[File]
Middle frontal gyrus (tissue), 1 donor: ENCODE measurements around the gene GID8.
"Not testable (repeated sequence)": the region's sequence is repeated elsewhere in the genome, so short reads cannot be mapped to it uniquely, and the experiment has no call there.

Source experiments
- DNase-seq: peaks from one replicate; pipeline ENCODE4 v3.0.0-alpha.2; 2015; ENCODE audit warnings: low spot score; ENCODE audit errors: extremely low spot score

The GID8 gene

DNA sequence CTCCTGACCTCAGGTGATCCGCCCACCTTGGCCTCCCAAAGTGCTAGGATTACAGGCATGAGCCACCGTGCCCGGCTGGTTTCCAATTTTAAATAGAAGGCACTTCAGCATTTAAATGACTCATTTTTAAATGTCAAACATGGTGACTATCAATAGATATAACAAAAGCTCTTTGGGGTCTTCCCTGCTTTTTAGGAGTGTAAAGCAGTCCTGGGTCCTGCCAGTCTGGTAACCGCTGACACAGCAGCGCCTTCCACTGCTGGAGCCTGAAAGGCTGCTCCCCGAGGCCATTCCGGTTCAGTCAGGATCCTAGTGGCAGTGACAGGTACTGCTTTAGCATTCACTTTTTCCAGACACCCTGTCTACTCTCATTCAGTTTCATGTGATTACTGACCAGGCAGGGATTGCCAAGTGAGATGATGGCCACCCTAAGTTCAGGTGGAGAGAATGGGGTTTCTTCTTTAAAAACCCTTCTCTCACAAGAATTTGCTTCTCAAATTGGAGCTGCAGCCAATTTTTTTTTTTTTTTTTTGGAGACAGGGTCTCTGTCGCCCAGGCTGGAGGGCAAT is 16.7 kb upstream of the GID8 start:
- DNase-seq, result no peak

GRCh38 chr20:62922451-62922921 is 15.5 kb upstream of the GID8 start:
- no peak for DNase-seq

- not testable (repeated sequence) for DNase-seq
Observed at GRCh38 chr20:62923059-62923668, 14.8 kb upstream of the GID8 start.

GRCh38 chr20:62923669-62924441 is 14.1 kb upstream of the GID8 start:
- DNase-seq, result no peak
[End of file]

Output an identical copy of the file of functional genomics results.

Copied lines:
Middle frontal gyrus (tissue), 1 donor: ENCODE measurements around the gene GID8.
"Not testable (repeated sequence)": the region's sequence is repeated elsewhere in the genome, so short reads cannot be mapped to it uniquely, and the experiment has no call there.

Source experiments
- DNase-seq: peaks from one replicate; pipeline ENCODE4 v3.0.0-alpha.2; 2015; ENCODE audit warnings: low spot score; ENCODE audit errors: extremely low spot score

The GID8 gene

DNA sequence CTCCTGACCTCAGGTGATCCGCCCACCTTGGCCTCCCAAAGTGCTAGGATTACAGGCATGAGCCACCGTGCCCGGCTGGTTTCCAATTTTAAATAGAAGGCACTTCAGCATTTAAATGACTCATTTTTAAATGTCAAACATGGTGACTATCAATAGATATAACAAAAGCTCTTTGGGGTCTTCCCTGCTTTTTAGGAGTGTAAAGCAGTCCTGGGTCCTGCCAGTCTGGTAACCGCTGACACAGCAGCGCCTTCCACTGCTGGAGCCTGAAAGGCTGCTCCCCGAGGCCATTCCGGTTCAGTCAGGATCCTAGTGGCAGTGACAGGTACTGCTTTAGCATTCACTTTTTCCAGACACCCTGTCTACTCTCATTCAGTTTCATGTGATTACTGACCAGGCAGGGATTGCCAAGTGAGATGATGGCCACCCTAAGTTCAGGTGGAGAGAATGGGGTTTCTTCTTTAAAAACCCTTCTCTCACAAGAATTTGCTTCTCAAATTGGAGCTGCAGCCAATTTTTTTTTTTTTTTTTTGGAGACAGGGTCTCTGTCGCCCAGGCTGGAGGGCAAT is 16.7 kb upstream of the GID8 start:
- DNase-seq, result no peak

GRCh38 chr20:62922451-62922921 is 15.5 kb upstream of the GID8 start:
- no peak for DNase-seq

- not testable (repeated sequence) for DNase-seq
Observed at GRCh38 chr20:62923059-62923668, 14.8 kb upstream of the GID8 start.

GRCh38 chr20:62923669-62924441 is 14.1 kb upstream of the GID8 start:
- DNase-seq, result no peak